I always wanted to live in a real city, coffee shops and crazy restaurants in every corner. I wanted a walkability score of 90+, coupled with heady intellectualism. When we moved to Cambridge, we found all that and more. Museums, a vibrant cultural scene, beautiful green spaces, and access to a coastal town, Ogunquit or Provincetown, in 90 or so minutes. I meet the most curious and intriguing people here; our dinner conversations are often about Blockchain and artificial intelligence, and the number of new fusion restaurants here are beyond my count. From late April to late October, Cambridge is a wonderful place to live. However, I also crave those blue waters of Florida, palm trees and that afternoon drizzle, soothes my soul.

January 2017, on my 50th birthday, I finally decided that however many days I have, I want some Florida in my life. So, I took the plunge and decided to build something which I could eventually call my home, at least for a portion of my life. Sometimes, in life, upgrades are necessary, and then other times, you know you gave up something good, that you just want back, even if it’s for a portion of your life.

There are other decisions, that are quite easily made, even if someone makes them for you! No regrets about leaving that annoying boss who makes you cringe every day, or puts their feet up on the desk while talking to a customer in their office. No regrets about letting friends go, when they bring you down more than they lift you up – however long that friendship maybe. In my experience, work or friends, if they are not willing to listen, or be “additive” in your life – should be upgraded quickly – without regret.

After a long day of dueling decisions, argumentative employees, fighting crazy traffic, when you return home and your twelve year old asks you, what’s the highlight of your day Daddy?, and you respond, without hesitation, dinner with you, honey!… that’s when you know, that some things in life are best just the way they are, without upgrades.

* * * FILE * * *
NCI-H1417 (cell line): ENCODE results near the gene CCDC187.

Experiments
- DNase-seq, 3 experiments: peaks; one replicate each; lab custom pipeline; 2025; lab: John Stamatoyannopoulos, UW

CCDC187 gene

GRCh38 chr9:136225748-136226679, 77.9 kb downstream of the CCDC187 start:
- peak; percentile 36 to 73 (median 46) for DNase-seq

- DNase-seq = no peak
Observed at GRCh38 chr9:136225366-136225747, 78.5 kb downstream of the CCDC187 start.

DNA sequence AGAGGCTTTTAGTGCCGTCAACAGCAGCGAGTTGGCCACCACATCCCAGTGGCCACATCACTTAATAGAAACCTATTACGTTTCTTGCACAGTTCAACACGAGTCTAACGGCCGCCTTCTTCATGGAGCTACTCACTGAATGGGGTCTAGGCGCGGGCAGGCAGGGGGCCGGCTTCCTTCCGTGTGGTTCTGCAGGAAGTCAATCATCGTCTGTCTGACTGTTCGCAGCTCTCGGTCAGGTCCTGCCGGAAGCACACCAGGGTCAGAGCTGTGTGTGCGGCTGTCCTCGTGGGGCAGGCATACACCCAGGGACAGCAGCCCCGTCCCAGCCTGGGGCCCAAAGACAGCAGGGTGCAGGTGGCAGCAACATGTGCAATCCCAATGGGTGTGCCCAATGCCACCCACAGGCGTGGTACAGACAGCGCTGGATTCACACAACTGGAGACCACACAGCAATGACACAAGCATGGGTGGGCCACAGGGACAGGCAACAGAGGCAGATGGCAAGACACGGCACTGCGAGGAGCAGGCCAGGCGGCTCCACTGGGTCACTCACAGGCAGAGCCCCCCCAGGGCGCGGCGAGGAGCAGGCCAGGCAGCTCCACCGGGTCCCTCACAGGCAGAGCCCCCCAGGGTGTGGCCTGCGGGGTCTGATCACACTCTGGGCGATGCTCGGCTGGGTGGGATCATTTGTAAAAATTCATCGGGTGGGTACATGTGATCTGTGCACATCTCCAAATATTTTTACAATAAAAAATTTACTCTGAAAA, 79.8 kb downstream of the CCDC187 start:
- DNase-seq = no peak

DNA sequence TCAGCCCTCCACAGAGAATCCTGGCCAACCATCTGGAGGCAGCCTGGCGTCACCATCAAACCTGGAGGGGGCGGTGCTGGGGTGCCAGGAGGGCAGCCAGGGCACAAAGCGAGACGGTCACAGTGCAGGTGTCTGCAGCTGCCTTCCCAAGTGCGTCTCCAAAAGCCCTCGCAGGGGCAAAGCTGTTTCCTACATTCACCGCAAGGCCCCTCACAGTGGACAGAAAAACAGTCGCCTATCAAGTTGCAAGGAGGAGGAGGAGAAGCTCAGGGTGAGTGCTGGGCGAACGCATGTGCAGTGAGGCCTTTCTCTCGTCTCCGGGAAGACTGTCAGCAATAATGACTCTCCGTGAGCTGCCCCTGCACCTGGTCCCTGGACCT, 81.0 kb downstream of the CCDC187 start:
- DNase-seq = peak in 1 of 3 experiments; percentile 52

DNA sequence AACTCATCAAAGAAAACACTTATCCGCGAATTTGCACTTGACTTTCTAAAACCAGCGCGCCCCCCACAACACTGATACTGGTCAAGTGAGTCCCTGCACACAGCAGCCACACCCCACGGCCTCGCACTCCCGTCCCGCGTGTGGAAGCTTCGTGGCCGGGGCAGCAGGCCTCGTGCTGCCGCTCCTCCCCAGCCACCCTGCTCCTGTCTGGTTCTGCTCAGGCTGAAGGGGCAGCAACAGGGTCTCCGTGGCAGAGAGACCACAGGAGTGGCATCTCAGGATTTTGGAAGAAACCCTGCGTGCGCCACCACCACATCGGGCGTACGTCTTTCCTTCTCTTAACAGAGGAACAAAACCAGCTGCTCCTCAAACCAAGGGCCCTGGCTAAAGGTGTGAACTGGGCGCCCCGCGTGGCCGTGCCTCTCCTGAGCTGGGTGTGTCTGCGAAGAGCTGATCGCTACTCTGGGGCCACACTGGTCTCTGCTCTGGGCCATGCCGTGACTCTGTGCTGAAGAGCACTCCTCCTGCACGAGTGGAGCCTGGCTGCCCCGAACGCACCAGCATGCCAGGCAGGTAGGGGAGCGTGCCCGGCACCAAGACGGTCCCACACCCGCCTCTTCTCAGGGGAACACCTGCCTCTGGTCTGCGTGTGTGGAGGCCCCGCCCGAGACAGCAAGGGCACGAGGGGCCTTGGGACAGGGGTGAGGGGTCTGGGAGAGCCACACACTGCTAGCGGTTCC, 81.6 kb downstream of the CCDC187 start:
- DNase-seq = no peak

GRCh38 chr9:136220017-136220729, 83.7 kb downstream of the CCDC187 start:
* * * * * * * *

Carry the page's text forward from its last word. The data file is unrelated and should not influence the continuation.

Beautiful sunrise by my new home in Oakland Park. Not upgradable

The Sunrise Last at the beach by my home in Florida. Not Upgradeable.

Commemorating a Disaster: 2 years and a few days later

It’s easy to celebrate a birthday, an anniversary, a victory or a successful completion of something meaningful; but it’s excruciatingly painful to remember that particular day that your child was hurt, or your parent died, or your loved one left.

It happens to all of us; in one way or another, in small or big ways; tragedies and disasters are part of the human landscape and in many ways define who we are or who we become.

How does one get over that day, or that particular moment when the car accident happened; how do you remember that moment that you throw soil on the draped body of someone you truly love or that day you watched the disoriented face of someone you thought you loved, on a TV or hospital monitor, with the blazing lines of security lights flickering on and off.

Life is all about moving forward; every day, every minute is about that particular moment and the next moment that comes after that. The past is “water under the bridge”. Still, the past creates a context of who we are, why we are here and in a lot ways, provides clues to where we may ultimately end up. It’s impossible to forget the past and not acknowledge that these challenging times define our character and how we treat the rest of the world.